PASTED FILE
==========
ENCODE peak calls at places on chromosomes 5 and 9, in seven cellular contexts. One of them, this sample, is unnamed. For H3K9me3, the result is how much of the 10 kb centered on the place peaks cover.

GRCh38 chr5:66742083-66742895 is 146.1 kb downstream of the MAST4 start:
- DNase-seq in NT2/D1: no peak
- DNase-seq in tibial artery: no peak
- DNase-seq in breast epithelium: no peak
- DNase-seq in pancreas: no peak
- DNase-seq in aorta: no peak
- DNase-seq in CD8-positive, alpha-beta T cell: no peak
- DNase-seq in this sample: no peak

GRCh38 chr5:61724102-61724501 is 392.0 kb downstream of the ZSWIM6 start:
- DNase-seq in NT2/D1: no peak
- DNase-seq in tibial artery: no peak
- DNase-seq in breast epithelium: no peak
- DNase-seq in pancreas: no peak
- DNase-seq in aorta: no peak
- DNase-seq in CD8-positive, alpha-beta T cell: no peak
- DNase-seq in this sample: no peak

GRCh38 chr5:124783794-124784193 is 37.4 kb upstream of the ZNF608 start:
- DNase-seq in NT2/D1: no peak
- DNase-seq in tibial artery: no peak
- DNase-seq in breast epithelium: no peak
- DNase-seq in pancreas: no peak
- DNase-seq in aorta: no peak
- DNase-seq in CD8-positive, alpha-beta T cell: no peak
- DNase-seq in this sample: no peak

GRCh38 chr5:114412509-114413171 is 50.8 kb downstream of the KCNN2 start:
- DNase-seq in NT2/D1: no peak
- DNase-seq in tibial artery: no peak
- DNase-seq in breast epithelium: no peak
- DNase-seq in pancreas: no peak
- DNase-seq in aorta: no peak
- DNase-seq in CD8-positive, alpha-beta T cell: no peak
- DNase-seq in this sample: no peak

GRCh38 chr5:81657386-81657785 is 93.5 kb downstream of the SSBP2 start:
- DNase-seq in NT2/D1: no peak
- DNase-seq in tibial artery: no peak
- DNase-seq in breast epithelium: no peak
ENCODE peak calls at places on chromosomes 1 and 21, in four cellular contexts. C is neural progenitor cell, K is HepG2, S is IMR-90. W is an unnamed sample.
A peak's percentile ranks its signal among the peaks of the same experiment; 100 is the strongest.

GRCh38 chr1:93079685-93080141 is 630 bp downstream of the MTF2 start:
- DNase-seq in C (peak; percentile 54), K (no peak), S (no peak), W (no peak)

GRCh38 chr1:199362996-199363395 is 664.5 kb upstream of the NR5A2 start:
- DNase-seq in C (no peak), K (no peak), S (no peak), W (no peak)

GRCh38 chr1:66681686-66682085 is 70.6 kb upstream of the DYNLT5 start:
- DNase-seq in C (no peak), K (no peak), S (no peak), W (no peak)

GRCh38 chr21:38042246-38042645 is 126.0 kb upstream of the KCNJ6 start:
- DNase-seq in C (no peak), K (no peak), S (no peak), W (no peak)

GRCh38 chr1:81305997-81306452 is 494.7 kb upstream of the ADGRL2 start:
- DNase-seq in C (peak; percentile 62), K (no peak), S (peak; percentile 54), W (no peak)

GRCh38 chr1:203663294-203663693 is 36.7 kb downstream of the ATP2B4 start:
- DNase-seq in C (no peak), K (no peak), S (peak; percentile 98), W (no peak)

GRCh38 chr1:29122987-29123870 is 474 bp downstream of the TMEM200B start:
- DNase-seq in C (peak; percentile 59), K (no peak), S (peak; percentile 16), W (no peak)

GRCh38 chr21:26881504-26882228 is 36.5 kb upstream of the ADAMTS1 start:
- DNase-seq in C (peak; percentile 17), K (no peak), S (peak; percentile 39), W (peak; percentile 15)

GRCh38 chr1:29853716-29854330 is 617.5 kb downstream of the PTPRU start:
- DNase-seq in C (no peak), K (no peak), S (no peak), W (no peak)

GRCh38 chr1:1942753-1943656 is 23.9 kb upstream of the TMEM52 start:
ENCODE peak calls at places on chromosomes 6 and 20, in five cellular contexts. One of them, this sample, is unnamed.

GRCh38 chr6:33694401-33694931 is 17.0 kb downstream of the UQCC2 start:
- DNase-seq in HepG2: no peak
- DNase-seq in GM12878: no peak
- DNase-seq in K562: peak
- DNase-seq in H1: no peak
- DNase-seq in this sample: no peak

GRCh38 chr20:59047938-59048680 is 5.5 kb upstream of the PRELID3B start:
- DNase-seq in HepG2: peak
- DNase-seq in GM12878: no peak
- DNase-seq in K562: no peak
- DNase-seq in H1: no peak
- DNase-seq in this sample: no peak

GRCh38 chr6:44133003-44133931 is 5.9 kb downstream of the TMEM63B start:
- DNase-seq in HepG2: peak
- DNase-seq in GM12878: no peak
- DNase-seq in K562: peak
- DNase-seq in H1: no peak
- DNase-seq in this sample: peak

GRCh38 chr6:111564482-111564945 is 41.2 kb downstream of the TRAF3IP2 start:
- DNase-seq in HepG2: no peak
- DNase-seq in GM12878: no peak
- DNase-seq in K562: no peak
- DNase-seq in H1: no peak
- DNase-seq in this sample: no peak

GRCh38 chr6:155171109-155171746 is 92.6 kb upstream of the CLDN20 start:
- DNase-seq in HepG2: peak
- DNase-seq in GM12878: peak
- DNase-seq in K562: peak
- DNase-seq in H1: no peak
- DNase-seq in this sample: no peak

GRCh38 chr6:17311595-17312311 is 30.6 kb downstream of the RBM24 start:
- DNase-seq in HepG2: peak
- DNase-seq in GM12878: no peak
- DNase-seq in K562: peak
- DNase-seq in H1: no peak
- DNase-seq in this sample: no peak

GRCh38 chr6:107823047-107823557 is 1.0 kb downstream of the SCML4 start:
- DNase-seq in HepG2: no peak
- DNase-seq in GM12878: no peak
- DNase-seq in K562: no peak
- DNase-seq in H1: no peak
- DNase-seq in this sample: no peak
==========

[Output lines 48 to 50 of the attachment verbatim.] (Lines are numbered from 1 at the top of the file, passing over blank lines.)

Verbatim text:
GRCh38 chr1:81305997-81306452 is 494.7 kb upstream of the ADGRL2 start:
- DNase-seq in C (peak; percentile 62), K (no peak), S (peak; percentile 54), W (no peak)

GRCh38 chr1:203663294-203663693 is 36.7 kb downstream of the ATP2B4 start: